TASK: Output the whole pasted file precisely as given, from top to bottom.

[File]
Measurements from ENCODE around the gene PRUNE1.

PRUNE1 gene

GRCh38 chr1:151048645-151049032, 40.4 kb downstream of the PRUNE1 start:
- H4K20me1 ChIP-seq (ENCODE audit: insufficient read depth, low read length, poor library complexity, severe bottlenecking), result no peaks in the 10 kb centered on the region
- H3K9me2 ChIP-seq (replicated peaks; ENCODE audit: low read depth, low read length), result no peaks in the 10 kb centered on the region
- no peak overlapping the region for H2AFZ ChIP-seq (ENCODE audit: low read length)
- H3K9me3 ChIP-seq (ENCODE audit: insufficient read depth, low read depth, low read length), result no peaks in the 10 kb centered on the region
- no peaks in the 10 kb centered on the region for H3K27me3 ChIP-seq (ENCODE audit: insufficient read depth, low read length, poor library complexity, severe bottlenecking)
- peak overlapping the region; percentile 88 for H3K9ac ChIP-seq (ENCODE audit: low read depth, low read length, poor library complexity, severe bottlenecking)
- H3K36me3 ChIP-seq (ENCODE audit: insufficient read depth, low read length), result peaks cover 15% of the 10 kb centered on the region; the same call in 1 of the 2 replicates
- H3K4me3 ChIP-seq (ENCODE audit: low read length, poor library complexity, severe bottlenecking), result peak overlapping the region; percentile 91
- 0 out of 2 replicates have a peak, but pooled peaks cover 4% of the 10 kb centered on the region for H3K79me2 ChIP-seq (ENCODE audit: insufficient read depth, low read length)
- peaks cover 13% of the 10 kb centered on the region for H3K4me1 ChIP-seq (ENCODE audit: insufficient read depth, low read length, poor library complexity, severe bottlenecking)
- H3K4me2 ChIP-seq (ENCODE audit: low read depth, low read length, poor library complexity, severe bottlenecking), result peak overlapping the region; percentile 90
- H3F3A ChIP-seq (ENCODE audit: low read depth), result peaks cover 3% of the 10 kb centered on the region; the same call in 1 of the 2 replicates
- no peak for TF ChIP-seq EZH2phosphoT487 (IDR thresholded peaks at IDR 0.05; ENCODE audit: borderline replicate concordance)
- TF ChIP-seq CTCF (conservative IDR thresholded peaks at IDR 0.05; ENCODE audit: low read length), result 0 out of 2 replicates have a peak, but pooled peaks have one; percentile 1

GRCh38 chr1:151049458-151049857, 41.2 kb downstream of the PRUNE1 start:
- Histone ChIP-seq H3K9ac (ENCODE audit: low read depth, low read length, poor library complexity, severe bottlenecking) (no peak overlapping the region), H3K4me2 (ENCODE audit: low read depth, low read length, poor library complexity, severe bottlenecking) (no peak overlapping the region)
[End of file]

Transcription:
Measurements from ENCODE around the gene PRUNE1.

PRUNE1 gene

GRCh38 chr1:151048645-151049032, 40.4 kb downstream of the PRUNE1 start:
- H4K20me1 ChIP-seq (ENCODE audit: insufficient read depth, low read length, poor library complexity, severe bottlenecking), result no peaks in the 10 kb centered on the region
- H3K9me2 ChIP-seq (replicated peaks; ENCODE audit: low read depth, low read length), result no peaks in the 10 kb centered on the region
- no peak overlapping the region for H2AFZ ChIP-seq (ENCODE audit: low read length)
- H3K9me3 ChIP-seq (ENCODE audit: insufficient read depth, low read depth, low read length), result no peaks in the 10 kb centered on the region
- no peaks in the 10 kb centered on the region for H3K27me3 ChIP-seq (ENCODE audit: insufficient read depth, low read length, poor library complexity, severe bottlenecking)
- peak overlapping the region; percentile 88 for H3K9ac ChIP-seq (ENCODE audit: low read depth, low read length, poor library complexity, severe bottlenecking)
- H3K36me3 ChIP-seq (ENCODE audit: insufficient read depth, low read length), result peaks cover 15% of the 10 kb centered on the region; the same call in 1 of the 2 replicates
- H3K4me3 ChIP-seq (ENCODE audit: low read length, poor library complexity, severe bottlenecking), result peak overlapping the region; percentile 91
- 0 out of 2 replicates have a peak, but pooled peaks cover 4% of the 10 kb centered on the region for H3K79me2 ChIP-seq (ENCODE audit: insufficient read depth, low read length)
- peaks cover 13% of the 10 kb centered on the region for H3K4me1 ChIP-seq (ENCODE audit: insufficient read depth, low read length, poor library complexity, severe bottlenecking)
- H3K4me2 ChIP-seq (ENCODE audit: low read depth, low read length, poor library complexity, severe bottlenecking), result peak overlapping the region; percentile 90
- H3F3A ChIP-seq (ENCODE audit: low read depth), result peaks cover 3% of the 10 kb centered on the region; the same call in 1 of the 2 replicates
- no peak for TF ChIP-seq EZH2phosphoT487 (IDR thresholded peaks at IDR 0.05; ENCODE audit: borderline replicate concordance)
- TF ChIP-seq CTCF (conservative IDR thresholded peaks at IDR 0.05; ENCODE audit: low read length), result 0 out of 2 replicates have a peak, but pooled peaks have one; percentile 1

GRCh38 chr1:151049458-151049857, 41.2 kb downstream of the PRUNE1 start:
- Histone ChIP-seq H3K9ac (ENCODE audit: low read depth, low read length, poor library complexity, severe bottlenecking) (no peak overlapping the region), H3K4me2 (ENCODE audit: low read depth, low read length, poor library complexity, severe bottlenecking) (no peak overlapping the region)